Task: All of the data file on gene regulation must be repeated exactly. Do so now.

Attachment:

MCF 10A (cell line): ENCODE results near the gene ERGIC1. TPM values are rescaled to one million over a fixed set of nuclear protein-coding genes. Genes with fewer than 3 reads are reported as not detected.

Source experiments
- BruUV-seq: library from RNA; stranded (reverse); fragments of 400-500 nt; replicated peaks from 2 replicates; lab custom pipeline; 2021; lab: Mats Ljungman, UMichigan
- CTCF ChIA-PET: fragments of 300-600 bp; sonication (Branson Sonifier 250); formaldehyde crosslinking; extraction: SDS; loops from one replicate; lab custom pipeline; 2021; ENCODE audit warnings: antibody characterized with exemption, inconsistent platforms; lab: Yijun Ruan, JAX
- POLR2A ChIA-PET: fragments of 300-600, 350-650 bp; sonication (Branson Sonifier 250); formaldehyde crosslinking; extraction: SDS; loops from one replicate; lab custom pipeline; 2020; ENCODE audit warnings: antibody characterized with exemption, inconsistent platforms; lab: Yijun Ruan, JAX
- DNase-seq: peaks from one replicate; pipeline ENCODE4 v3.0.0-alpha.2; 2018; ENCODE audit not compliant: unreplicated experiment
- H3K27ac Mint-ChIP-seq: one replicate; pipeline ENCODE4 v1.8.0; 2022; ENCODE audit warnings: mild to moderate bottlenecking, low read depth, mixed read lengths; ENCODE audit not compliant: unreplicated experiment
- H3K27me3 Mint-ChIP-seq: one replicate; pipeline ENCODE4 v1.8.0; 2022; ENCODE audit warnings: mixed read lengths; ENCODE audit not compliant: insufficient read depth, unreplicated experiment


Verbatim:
MCF 10A (cell line): ENCODE results near the gene ERGIC1. TPM values are rescaled to one million over a fixed set of nuclear protein-coding genes. Genes with fewer than 3 reads are reported as not detected.

Source experiments
- BruUV-seq: library from RNA; stranded (reverse); fragments of 400-500 nt; replicated peaks from 2 replicates; lab custom pipeline; 2021; lab: Mats Ljungman, UMichigan
- CTCF ChIA-PET: fragments of 300-600 bp; sonication (Branson Sonifier 250); formaldehyde crosslinking; extraction: SDS; loops from one replicate; lab custom pipeline; 2021; ENCODE audit warnings: antibody characterized with exemption, inconsistent platforms; lab: Yijun Ruan, JAX
- POLR2A ChIA-PET: fragments of 300-600, 350-650 bp; sonication (Branson Sonifier 250); formaldehyde crosslinking; extraction: SDS; loops from one replicate; lab custom pipeline; 2020; ENCODE audit warnings: antibody characterized with exemption, inconsistent platforms; lab: Yijun Ruan, JAX
- DNase-seq: peaks from one replicate; pipeline ENCODE4 v3.0.0-alpha.2; 2018; ENCODE audit not compliant: unreplicated experiment
- H3K27ac Mint-ChIP-seq: one replicate; pipeline ENCODE4 v1.8.0; 2022; ENCODE audit warnings: mild to moderate bottlenecking, low read depth, mixed read lengths; ENCODE audit not compliant: unreplicated experiment
- H3K27me3 Mint-ChIP-seq: one replicate; pipeline ENCODE4 v1.8.0; 2022; ENCODE audit warnings: mixed read lengths; ENCODE audit not compliant: insufficient read depth, unreplicated experiment